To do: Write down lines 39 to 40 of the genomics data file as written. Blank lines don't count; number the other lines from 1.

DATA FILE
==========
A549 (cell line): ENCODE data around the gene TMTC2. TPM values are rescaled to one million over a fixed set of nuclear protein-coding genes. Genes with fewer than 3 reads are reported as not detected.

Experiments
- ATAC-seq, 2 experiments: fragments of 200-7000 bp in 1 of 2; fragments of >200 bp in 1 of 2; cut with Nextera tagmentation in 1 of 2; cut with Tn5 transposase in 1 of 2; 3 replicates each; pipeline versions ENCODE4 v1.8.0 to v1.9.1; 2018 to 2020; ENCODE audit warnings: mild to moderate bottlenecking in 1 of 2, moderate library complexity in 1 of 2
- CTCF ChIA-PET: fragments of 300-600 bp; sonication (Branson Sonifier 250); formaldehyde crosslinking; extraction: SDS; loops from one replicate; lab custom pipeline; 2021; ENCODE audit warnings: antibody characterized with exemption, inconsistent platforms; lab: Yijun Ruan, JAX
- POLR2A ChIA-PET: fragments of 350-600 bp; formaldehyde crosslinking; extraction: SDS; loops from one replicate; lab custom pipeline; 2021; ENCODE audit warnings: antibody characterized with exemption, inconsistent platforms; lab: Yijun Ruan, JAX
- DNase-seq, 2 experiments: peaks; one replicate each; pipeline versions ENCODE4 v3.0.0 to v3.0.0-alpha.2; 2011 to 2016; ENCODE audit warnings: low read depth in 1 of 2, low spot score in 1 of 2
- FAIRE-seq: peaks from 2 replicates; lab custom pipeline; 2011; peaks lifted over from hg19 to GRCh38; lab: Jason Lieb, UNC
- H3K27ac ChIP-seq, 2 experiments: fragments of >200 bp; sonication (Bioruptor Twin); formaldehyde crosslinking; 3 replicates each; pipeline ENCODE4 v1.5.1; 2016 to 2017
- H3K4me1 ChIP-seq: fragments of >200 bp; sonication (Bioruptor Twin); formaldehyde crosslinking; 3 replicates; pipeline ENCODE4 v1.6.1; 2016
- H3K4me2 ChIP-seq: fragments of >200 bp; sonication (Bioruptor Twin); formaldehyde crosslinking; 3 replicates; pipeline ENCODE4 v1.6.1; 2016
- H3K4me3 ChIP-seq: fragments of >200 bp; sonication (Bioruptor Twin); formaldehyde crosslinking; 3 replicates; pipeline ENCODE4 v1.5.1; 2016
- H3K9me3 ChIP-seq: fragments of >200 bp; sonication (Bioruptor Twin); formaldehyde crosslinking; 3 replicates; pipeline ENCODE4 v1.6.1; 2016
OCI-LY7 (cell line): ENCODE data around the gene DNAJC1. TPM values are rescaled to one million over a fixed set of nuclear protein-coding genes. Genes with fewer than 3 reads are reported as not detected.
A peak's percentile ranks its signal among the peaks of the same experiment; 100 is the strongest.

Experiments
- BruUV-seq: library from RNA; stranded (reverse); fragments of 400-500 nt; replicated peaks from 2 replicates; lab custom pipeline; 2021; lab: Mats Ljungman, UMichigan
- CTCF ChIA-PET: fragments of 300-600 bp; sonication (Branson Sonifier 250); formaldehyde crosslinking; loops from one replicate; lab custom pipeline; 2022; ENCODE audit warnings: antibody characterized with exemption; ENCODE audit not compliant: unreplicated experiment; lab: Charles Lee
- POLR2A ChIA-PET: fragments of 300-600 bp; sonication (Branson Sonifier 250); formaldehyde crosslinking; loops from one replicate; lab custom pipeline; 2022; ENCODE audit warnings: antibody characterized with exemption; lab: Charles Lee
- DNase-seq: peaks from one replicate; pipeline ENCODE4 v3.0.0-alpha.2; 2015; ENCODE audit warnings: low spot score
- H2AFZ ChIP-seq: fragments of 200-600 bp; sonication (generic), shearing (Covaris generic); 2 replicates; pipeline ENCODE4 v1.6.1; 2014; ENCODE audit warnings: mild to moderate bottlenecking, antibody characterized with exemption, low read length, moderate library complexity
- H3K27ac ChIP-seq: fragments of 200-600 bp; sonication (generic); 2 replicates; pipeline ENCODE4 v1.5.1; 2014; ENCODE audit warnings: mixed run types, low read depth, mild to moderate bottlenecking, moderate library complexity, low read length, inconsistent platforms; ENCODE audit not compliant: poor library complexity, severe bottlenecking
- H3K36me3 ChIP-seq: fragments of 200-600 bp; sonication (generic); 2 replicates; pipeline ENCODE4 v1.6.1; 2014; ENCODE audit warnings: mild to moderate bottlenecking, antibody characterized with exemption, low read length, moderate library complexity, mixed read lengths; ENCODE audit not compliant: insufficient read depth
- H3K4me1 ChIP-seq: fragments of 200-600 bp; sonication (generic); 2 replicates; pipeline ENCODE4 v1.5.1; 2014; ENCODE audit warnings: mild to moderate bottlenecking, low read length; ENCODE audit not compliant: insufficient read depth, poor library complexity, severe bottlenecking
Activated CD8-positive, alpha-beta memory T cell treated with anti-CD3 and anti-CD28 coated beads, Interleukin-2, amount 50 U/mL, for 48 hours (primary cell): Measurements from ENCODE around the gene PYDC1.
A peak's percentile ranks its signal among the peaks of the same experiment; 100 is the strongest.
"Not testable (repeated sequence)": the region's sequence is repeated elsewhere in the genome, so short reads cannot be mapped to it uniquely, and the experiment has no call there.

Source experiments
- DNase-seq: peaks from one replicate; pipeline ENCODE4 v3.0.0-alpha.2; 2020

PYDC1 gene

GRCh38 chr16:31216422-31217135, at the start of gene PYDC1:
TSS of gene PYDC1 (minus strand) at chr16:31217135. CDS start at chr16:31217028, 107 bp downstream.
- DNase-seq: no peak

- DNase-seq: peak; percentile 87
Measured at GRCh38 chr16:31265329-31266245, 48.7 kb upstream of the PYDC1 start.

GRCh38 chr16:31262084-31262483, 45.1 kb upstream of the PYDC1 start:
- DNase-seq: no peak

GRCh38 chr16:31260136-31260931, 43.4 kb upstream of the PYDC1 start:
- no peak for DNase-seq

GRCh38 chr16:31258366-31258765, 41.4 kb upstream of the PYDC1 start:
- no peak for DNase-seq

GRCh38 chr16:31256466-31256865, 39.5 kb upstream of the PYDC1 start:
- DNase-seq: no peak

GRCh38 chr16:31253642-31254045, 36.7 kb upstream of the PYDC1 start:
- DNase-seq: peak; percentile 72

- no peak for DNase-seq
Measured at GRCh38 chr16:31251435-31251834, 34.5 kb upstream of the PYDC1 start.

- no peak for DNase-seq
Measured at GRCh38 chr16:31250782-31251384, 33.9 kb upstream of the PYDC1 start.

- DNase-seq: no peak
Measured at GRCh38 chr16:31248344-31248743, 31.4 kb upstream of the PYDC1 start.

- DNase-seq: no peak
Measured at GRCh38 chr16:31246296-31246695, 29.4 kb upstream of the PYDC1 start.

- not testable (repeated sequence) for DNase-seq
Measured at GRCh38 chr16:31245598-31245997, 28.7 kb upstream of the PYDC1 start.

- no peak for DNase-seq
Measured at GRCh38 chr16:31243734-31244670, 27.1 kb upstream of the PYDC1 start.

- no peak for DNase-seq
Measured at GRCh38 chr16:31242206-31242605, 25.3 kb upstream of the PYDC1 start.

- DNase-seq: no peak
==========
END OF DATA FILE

GRCh38 chr16:31258366-31258765, 41.4 kb upstream of the PYDC1 start:
- no peak for DNase-seq